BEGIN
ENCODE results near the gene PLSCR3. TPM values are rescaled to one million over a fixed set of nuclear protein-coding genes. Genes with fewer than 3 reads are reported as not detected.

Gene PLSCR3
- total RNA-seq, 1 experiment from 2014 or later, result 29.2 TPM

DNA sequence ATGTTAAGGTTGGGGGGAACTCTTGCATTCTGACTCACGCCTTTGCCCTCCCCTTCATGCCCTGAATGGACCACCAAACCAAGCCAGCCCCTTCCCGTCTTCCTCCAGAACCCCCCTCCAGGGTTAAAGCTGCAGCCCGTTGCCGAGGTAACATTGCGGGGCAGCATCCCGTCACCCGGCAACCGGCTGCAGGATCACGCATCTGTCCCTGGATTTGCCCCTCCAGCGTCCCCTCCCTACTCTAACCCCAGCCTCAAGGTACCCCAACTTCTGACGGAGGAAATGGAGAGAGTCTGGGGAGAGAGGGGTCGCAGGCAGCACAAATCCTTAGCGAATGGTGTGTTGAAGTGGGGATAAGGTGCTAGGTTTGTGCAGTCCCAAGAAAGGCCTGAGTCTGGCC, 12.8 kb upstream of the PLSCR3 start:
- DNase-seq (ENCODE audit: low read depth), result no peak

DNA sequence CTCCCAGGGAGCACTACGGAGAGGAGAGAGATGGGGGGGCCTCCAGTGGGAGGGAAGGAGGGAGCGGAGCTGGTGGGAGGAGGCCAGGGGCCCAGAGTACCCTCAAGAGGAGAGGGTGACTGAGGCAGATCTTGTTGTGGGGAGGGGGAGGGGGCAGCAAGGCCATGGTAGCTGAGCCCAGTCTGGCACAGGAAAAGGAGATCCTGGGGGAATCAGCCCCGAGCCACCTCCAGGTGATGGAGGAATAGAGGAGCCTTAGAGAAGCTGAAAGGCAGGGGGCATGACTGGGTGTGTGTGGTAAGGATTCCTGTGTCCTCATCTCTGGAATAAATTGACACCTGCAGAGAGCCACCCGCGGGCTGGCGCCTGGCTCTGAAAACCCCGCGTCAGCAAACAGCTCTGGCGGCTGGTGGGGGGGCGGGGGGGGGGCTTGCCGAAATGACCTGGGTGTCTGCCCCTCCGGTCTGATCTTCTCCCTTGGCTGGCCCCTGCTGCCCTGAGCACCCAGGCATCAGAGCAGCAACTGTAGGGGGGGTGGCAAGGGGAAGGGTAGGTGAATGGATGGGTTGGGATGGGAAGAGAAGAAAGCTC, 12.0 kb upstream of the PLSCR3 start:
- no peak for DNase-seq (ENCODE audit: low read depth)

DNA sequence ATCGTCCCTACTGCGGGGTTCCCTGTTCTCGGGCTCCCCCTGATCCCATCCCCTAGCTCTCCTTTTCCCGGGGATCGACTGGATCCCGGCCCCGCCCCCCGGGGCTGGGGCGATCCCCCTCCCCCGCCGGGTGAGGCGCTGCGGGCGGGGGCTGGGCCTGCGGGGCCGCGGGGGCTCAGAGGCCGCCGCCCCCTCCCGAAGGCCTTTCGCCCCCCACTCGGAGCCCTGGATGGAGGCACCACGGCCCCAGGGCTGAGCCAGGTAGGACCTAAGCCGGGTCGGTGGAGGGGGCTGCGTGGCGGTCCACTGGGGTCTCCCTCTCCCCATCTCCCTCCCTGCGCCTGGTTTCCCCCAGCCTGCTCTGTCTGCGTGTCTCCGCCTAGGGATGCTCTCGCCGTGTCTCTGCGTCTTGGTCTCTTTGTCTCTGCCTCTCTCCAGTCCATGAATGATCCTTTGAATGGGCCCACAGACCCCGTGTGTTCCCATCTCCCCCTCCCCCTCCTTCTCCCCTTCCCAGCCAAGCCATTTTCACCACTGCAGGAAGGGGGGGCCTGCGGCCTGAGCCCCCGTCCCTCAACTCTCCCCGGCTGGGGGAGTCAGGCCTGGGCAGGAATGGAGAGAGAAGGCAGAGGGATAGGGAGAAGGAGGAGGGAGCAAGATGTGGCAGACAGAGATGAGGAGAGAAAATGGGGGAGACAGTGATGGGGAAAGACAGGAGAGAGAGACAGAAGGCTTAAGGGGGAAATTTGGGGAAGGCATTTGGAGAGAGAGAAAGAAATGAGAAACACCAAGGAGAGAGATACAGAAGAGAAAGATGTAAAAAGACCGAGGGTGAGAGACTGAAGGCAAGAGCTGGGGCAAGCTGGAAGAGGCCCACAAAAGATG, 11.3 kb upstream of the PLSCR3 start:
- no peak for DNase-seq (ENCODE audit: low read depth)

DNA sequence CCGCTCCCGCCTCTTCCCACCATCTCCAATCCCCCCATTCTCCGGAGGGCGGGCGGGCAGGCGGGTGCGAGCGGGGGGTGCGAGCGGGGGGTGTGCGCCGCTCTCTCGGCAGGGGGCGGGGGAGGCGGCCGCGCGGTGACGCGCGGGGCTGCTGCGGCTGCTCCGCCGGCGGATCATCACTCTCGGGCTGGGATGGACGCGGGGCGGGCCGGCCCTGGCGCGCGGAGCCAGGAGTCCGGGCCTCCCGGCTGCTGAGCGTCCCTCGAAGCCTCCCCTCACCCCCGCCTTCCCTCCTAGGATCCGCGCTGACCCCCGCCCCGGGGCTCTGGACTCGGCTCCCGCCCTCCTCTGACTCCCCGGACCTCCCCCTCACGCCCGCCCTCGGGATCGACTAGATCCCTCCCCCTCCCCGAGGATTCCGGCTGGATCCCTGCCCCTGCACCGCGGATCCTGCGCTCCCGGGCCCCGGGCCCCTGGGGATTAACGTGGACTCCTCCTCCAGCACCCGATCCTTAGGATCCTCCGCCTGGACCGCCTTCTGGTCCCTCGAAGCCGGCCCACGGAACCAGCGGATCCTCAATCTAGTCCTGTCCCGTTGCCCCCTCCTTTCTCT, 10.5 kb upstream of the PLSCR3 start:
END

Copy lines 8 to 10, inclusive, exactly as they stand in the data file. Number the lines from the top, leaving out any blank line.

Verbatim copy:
DNA sequence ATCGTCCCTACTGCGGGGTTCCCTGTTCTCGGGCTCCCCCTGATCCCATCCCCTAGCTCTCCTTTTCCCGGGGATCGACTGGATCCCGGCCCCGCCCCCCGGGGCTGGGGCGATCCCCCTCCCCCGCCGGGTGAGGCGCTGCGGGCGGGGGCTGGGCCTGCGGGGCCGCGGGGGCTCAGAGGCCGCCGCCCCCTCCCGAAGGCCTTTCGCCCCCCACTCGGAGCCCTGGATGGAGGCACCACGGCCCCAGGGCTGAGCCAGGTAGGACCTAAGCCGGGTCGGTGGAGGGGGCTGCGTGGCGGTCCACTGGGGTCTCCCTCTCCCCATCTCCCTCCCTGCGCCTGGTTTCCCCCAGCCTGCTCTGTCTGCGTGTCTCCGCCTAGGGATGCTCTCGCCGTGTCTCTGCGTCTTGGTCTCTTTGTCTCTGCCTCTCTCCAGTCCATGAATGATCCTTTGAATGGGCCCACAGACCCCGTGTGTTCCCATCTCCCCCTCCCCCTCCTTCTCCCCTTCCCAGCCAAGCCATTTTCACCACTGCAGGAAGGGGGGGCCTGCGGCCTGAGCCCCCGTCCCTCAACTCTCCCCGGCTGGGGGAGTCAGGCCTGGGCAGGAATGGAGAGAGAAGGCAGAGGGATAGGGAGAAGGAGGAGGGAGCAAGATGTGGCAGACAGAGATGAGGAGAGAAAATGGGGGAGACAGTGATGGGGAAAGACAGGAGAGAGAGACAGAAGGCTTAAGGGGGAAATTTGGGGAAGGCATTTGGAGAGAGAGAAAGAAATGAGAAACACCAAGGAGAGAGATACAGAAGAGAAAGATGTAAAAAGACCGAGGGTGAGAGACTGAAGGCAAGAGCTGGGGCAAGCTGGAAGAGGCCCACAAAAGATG, 11.3 kb upstream of the PLSCR3 start:
- no peak for DNase-seq (ENCODE audit: low read depth)

DNA sequence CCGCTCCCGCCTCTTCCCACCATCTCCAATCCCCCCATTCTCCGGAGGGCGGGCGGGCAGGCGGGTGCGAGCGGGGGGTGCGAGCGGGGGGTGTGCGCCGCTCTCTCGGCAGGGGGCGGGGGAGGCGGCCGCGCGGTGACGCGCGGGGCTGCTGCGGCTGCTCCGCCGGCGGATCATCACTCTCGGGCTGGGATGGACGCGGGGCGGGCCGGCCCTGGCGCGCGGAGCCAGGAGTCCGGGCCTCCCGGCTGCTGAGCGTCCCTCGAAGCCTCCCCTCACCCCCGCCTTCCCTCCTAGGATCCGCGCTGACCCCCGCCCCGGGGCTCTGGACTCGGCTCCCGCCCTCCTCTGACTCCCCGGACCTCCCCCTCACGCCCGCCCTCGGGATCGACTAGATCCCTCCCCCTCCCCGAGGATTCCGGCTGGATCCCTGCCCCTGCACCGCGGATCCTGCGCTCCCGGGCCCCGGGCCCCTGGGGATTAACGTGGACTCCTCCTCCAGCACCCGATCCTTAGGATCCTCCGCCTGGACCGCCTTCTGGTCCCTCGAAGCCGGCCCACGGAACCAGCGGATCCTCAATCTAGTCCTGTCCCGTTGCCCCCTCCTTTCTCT, 10.5 kb upstream of the PLSCR3 start: